We all have our favorite genres. It shows when we’re asked to name our top 5s, or when we’re browsing our local game shops. There is always that specific area of gaming that seems to make us smile more than the others. It pulls us in and makes us devote hours of our days without ever noticing the passing of time. I’ve always wondered what makes one genre stand out over another. What is it that defines why I want it? And it got me thinking, what games define these genres for me? So I figured I’d discuss my favorite and see what goes from there.
My favorite genre has to be the Action Role Playing Game. I am amazed by the freedom of movement during combat, the traversal of the areas and the customization. Nothing gets me on board for a game more than character customization, especially if it’s aesthetic. An Action RPG takes the best of an action game and your standard RPG and rolls them into one potentially awesome experience. I’ve always been a fan of Role Playing Games, but turn based just didn’t cut it for me. I would rather rely on my reflexes and action mechanics than chance and stat numbers. To be unburdened by invisible walls and probability is what defines an Action RPG for me, but what games made me think this?
There is one in particular. I laugh when I think about it because whenever I bring it up around friends I get strange looks from them all. It might be because most people I know never played it. I’m talking about Final Fantasy Crystal Chronicles on the Nintendo GameCube. Some might be wondering why a game that came out in 2004 is what I choose when already-great games in the genre had already existed. By the time I played this entry in the Final Fantasy line of games, I was already 17 years old. I had already experienced the Gauntlet games, explored the realms of Sanctuary in Diablo II, and had played many an Action RPG. These are all games I would later come to appreciate even more, but it was Crystal Chronicles that made everything click for me.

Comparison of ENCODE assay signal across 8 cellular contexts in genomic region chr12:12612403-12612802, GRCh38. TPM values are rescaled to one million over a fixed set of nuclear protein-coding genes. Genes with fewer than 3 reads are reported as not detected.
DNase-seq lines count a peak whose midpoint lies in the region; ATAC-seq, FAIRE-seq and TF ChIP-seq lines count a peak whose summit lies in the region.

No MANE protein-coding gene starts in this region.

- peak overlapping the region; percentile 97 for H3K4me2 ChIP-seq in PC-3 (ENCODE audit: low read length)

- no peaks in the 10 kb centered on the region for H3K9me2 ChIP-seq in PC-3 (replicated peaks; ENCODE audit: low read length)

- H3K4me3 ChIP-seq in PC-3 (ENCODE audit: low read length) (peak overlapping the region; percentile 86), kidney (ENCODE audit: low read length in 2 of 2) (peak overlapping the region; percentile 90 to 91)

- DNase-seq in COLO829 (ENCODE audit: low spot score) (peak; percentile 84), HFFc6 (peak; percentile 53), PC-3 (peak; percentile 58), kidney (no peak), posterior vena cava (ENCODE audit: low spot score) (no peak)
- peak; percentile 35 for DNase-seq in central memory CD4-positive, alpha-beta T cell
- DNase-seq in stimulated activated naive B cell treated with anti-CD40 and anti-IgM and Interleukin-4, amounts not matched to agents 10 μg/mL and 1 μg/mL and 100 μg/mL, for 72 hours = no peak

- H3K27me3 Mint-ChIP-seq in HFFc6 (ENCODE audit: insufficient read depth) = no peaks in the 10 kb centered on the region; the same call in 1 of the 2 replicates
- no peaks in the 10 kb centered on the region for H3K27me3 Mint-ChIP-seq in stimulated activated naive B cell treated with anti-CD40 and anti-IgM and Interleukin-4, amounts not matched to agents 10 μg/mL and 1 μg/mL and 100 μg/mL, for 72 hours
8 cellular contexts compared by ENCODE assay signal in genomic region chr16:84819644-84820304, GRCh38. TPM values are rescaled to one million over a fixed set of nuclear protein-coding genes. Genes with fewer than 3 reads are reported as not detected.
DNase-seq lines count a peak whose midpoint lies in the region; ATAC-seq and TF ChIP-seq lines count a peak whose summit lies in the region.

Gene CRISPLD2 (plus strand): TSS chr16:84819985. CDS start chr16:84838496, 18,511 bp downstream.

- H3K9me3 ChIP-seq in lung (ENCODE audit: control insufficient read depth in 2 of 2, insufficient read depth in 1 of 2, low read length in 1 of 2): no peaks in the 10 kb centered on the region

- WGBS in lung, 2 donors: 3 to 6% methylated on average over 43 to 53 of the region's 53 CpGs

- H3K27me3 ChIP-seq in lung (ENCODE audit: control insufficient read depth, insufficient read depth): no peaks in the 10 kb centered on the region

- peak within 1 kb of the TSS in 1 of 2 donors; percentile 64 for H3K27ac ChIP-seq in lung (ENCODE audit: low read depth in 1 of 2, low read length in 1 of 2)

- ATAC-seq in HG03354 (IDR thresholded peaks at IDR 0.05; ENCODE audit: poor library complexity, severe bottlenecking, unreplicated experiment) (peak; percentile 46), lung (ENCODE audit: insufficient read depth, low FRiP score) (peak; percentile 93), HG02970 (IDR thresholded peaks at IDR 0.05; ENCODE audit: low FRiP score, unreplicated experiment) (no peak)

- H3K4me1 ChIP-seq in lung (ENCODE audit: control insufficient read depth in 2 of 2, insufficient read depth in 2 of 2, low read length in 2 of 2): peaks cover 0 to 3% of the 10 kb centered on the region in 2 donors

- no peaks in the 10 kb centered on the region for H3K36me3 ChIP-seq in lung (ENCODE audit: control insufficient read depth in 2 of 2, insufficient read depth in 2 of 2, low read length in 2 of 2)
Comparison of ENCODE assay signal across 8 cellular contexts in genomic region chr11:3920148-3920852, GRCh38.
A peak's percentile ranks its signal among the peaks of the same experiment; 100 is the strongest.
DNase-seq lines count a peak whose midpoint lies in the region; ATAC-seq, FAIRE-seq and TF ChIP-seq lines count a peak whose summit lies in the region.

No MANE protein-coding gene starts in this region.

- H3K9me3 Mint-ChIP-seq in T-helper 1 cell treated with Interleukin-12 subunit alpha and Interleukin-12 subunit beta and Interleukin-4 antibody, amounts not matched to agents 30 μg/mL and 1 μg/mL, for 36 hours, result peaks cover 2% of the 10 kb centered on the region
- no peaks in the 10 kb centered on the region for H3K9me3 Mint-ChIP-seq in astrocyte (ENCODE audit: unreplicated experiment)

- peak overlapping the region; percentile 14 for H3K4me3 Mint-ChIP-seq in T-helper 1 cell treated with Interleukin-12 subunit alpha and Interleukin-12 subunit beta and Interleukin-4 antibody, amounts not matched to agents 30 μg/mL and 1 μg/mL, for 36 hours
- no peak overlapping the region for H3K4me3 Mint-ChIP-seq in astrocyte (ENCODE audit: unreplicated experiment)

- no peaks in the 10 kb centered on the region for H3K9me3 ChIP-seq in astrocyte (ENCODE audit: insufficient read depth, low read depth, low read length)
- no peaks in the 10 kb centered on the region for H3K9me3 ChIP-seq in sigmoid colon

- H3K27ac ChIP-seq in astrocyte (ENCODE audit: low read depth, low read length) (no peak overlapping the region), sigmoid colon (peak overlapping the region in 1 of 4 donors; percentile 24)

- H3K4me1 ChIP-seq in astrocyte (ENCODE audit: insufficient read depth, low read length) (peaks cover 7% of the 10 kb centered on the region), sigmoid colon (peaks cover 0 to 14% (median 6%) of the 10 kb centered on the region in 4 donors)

First off, multiplayer felt more like a necessity than an add-on. While other titles in the genre did give a focus on multiplayer when designing worlds, Final Fantasy Crystal Chronicles let the need for multiplayer permeate every aspect of the gameplay. Sure you can play alone and have fun, but the level of depth added by including other players made for a far better experience. Not only did it make exploration a more pleasant affair, but it necessitated communication, something a lot of games still fail to do.
Since multiplayer requires connecting GameBoy Advances for each player (the game supports up to 4 players), the screens are used to provide information about the game world and each player’s menus. Everyone is granted different information, so you must speak to each other in order to really get around and emerge victorious. The game also adds some healthy competition by rewarding players at the end of a dungeon based on how they performed. This helped keep the game engaging.